Repetitive treatment syndrome is a term I coined to describe a cat’s extreme reaction to being restrained or handled. I have seen this in cats who have undergone long-term daily treatment for a condition. For students of cat behavior, veterinarians, vet techs, animal handlers and animal shelter staff, RTS is a useful term to know.
This condition they were treated for can be something common, like ringworm, diarrhea, or a cold — or it can be a life-threatening virus such as FIP. The feline treatment might be applying ointment to the ears, eyedrops to the eyes, cleansing the rear area, intramuscular injections and so on.
What does RTS look like in real life?
A cat I visited for years changed his behavior. Each visit is now a struggle. He hisses, hides, and fights to get out of my arms. In the beginning, he used to sit in my lap, seeming to enjoy the claw trim. He acts like a different cat.
What changed? Due to an eye condition, he must now be given eyedrops two times a day. I don’t know if his eyesight has been affected, but I assume that there is some difference in the way that he sees things.
This is what I mean by repetitive treatment. The treatment is given day after day, relentlessly. A cat who associated handling and gentle restraint with affection or play, now understandably associates it with strange, unpleasant or even painful experiences.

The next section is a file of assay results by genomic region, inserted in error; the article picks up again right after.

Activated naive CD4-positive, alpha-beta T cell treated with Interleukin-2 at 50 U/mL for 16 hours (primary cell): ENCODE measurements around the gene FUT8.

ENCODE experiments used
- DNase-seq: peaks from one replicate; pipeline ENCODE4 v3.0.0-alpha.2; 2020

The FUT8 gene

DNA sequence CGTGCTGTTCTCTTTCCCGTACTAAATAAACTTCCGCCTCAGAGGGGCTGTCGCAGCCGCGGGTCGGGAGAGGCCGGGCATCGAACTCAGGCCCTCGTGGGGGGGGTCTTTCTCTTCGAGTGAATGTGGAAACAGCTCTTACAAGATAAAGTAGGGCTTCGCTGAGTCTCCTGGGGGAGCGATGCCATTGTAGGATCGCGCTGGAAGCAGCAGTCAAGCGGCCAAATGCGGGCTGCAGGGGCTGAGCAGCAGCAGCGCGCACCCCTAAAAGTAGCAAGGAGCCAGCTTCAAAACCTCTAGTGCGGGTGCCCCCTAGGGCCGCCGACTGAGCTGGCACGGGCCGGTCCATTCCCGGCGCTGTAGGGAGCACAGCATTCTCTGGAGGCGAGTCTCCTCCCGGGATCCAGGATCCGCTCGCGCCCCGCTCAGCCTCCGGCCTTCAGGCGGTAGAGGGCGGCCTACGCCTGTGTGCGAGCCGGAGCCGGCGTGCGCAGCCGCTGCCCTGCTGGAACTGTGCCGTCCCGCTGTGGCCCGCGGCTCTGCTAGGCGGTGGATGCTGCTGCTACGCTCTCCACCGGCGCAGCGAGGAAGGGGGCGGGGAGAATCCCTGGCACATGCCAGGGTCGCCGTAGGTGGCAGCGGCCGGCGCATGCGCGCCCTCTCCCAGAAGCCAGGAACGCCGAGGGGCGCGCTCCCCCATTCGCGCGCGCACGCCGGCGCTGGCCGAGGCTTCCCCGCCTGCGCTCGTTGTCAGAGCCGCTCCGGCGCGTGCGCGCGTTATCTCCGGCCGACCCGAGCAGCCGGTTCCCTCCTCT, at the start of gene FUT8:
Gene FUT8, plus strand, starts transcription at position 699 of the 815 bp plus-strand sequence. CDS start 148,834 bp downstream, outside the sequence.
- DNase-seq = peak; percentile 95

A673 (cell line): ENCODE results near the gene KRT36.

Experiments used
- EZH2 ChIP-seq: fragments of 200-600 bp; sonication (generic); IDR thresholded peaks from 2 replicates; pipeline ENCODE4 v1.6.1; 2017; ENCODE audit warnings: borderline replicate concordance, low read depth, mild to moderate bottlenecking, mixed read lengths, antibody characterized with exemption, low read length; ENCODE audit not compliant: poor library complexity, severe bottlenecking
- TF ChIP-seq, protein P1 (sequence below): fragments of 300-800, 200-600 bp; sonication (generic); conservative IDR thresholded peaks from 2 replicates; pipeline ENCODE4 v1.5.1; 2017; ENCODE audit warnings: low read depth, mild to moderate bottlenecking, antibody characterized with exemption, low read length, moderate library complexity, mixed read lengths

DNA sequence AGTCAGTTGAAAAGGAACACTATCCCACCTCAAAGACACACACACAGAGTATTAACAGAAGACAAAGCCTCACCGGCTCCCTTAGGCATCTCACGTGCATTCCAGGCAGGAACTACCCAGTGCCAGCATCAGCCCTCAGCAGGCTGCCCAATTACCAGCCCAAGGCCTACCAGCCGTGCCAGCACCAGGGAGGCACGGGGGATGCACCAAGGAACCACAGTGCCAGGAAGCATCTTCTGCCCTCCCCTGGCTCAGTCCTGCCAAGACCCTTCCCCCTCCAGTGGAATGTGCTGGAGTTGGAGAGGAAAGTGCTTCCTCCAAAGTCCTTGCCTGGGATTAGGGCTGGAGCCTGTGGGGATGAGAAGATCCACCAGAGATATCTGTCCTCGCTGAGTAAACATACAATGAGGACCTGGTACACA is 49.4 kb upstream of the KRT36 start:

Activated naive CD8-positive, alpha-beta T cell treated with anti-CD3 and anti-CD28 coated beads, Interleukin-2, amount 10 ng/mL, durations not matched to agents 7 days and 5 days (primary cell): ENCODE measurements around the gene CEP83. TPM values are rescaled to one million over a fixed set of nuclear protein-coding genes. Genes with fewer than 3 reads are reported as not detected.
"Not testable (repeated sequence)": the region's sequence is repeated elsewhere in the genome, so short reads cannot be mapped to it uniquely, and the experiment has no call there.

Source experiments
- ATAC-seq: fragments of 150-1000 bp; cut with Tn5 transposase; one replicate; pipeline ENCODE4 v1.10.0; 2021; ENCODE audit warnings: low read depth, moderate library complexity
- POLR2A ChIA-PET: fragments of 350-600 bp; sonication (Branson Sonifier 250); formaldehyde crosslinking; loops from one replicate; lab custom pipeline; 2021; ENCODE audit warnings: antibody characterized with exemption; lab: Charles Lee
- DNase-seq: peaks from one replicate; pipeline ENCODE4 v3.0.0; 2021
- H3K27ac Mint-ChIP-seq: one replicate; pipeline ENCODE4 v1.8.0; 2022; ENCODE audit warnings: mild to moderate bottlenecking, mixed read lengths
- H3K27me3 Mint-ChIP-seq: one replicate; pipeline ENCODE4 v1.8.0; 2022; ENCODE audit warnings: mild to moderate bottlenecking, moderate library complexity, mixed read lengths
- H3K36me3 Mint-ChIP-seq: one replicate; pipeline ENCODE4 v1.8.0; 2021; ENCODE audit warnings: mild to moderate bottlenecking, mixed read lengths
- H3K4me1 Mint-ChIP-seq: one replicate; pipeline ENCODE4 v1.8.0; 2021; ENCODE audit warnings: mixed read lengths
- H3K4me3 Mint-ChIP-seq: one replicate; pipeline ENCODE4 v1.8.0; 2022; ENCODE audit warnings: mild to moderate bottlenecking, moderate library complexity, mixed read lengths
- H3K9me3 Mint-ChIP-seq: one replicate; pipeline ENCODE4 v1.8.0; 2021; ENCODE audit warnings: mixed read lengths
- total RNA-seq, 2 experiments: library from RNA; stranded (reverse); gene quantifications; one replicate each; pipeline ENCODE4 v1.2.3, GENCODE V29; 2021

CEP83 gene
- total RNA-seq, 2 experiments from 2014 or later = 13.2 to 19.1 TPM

While their owner will be forgiven for such a violation of a cat’s personal space and dignity, or to put it more plainly, forgiven for causing discomfort, the infrequent visitor such as a groomer, is viewed with intense suspicion.
Unfortunately, I have no solution. Once a cat loses trust, the groomer will have more difficult task. Gabapentin can be given as a way to soothe the cat’s nerves.
The reason I bring this up is that reactions are something to consider when a cat is given repetitive treatments. There may be an aftereffect. Where possible, every effort should be made to make the treatment pleasant, even the treatment is merely wiping a cat’s rear. Treats, praise and playtime may help prevent RTS. Going to a Fear Free vet clinic might help too, since they focus on making treatments into pleasurable experiences.
#cat behavior, #cat anxiety, #cat grooming #cat medication #feline #cat aggression